Friday, January 06, 2006

Darwin, ptrace(), and registers

Most Unix systems have a ptrace() system call which can be used to trace a process. This call is commonly used by debuggers to peek and poke in another process's memory. Darwin (the Unix foundation of Mac OS X) does offer a ptrace() call, but it's not as robust as on other platforms.

For example, on Linux I can read the registers of a target process using pseudo-code like:


struct user regs;
ptrace(PTRACE_ATTACH, pid, NULL, NULL);
ptrace(PTRACE_GETREGS, pid, NULL, ®s);

The problem is that Darwin doesn't offer a PTRACE_GETREGS equivalent. Darwin does, however, offer similar functionality through the use of some Mach API calls. Below is a sample program that takes a PID as an argument, and prints out some of the register values for its first Mach thread.

#include <stdio.h>
#include <stdlib.h>
#include <assert.h>
#include <mach/mach.h>

int main(int argc, char *argv[]) {
if (argc != 2) {
fprintf(stderr, "usage: getregs \n");
exit(EXIT_FAILURE);
}

pid_t pid = atoi(argv[1]);
mach_port_t task;
kern_return_t err;

/* Get the mach task for the target process */
err = task_for_pid(mach_task_self(), pid, &task);
if (err != KERN_SUCCESS) {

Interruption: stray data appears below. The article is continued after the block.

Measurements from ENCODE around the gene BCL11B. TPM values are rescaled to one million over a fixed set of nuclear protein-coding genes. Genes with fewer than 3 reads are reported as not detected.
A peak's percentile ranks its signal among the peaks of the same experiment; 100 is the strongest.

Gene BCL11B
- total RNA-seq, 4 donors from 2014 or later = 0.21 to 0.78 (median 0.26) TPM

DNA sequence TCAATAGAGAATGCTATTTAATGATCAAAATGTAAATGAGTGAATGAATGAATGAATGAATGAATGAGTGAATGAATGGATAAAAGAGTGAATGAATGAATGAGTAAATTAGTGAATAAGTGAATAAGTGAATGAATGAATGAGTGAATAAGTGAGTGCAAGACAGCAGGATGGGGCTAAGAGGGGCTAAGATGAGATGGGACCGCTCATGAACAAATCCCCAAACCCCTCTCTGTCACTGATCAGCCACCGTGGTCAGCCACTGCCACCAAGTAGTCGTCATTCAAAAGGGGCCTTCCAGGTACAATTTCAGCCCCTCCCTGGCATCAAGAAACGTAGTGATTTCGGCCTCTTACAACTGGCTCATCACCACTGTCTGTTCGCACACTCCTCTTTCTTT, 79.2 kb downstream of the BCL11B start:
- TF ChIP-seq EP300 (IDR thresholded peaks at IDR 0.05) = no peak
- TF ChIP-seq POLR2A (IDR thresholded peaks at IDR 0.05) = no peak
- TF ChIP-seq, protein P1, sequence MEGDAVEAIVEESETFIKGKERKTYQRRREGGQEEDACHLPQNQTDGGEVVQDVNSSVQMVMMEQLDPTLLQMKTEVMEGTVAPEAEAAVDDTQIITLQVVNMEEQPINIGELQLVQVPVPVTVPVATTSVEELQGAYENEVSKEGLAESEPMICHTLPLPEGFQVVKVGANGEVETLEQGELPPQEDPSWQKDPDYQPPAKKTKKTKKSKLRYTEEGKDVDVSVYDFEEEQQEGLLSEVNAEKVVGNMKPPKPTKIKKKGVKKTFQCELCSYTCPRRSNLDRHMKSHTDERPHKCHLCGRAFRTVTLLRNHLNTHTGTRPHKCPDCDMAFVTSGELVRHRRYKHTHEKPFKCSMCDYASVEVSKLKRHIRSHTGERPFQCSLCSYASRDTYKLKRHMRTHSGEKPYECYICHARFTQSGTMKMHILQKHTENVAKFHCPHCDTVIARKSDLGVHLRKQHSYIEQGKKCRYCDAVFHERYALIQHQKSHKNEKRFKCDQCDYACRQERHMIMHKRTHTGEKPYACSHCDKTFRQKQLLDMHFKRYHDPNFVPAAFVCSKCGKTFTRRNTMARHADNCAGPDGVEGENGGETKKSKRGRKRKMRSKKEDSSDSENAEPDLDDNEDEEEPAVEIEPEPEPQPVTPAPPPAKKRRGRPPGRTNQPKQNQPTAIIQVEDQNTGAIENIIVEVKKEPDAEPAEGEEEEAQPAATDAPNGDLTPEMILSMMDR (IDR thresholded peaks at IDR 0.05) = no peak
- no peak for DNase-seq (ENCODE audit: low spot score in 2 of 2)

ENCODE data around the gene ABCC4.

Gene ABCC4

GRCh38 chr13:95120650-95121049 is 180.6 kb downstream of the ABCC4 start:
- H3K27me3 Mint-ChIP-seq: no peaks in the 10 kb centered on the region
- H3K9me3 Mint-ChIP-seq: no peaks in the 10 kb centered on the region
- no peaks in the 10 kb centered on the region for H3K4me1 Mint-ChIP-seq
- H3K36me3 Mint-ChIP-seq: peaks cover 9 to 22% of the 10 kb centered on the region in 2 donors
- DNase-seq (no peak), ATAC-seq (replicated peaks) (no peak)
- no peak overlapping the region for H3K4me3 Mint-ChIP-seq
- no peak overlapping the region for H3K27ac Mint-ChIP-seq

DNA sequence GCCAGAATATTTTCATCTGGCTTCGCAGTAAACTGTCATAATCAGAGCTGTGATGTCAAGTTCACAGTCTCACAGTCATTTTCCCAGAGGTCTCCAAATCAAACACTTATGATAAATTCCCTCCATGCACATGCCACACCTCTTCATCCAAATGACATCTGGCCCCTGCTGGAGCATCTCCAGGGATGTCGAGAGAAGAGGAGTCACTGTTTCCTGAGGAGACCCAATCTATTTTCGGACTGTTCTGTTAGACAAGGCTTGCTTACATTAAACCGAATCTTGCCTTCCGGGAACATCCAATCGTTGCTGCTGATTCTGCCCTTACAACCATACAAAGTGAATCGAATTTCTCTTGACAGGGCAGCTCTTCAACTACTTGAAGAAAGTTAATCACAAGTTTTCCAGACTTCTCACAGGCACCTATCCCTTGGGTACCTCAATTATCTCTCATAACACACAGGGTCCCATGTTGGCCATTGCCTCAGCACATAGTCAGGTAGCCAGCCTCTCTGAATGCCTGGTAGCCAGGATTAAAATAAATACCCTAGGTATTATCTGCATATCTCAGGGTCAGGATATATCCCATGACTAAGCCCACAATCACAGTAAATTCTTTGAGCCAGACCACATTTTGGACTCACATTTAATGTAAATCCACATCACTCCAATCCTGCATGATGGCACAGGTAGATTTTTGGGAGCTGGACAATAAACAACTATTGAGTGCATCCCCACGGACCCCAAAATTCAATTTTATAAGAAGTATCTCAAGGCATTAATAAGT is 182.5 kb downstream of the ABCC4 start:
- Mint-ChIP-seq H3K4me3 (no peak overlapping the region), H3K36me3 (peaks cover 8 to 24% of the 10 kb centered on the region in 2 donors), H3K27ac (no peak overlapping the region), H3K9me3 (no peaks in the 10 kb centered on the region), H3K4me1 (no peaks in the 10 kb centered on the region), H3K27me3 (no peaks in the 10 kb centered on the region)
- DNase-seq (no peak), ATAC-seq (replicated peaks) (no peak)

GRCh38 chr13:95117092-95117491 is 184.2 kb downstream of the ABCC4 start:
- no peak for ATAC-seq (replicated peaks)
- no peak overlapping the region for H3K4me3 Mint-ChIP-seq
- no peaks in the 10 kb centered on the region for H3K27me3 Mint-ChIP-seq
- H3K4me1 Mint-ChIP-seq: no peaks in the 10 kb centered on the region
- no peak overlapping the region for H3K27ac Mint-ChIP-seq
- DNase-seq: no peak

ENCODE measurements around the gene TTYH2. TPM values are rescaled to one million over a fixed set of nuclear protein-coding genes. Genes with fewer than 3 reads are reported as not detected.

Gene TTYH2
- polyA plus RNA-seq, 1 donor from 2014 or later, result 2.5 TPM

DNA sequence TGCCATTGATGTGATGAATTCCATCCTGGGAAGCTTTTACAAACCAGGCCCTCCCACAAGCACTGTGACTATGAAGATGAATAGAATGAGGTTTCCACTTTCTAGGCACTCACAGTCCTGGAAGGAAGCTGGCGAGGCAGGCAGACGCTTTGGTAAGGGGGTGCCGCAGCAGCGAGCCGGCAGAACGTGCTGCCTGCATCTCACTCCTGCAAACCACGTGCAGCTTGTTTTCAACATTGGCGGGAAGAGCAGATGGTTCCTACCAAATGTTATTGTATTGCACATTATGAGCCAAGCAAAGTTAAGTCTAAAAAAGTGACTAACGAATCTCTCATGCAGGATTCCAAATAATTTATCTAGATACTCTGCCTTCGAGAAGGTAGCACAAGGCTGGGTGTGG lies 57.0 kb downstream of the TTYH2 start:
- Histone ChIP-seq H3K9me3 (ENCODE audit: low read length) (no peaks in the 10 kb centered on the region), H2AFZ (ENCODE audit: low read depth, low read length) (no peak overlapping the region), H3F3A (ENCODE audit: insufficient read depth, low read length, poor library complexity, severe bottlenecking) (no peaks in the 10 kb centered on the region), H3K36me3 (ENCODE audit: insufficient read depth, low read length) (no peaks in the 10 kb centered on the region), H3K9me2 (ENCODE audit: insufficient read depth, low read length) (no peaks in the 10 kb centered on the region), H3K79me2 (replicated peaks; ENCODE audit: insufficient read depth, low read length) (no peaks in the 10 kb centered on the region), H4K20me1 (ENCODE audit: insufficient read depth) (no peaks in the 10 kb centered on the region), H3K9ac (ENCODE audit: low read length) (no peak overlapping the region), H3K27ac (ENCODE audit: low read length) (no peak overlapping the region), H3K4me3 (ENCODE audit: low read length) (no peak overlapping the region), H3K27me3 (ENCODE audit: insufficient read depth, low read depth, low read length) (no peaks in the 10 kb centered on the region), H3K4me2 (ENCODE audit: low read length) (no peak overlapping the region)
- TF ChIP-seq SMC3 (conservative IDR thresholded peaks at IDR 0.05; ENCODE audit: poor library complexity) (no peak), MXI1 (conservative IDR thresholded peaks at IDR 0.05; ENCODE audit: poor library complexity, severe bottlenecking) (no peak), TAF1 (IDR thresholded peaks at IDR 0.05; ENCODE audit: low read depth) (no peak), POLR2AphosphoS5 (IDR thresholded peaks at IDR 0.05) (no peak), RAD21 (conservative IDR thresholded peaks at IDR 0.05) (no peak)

fprintf(stderr, "task_for_pid() failed\n");
exit(EXIT_FAILURE);
}

/* Suspend the target process */
err = task_suspend(task);
if (err != KERN_SUCCESS) {
fprintf(stderr, "task_suspend() failed\n");
exit(EXIT_FAILURE);
}

/* Get all threads in the specified task */
thread_act_port_array_t threadList;
mach_msg_type_number_t threadCount;
err = task_threads(task, &threadList, &threadCount);
if (err != KERN_SUCCESS) {
fprintf(stderr, "task_threads() failed\n");
exit(EXIT_FAILURE);
}
assert(threadCount > 0);

/* Get the thread state for the first thread */
ppc_thread_state_t state;
mach_msg_type_number_t stateCount;
stateCount = PPC_THREAD_STATE_COUNT;
err = thread_get_state(threadList[0],
PPC_THREAD_STATE,
(thread_state_t)&state,
&stateCount);
if (err != KERN_SUCCESS) {
fprintf(stderr, "thread_get_state() failed\n");
exit(EXIT_FAILURE);
}

/* Print some register values */
assert(stateCount == PPC_THREAD_STATE_COUNT);
printf("pc = %p\n", state.srr0);
printf("r0 = %p\n", state.r0);
printf("r1 = %p\n", state.r1);
printf("r2 = %p\n", state.r2);
printf("r3 = %p\n", state.r3);
printf("r4 = %p\n", state.r4);

/* Resume the task (process) */
err = task_resume(task);
if (err != KERN_SUCCESS) {
fprintf(stderr, "task_resume() failed\n");
exit(EXIT_FAILURE);
}

return EXIT_SUCCESS;
}


I haven't really tested the above program thoroughly, so it's possible it has some bugs. But regardless, I think the general idea is sound.

1 comment:

The Free Meme said...

Very cool. Is the definition of the state in mach.h generic or cpu-specific? In other words, is the code portable to an intel-based mac? (my wife has a PPC-based one, I guess I will snatch it and poke around the system header files for clues :))
Cheerios!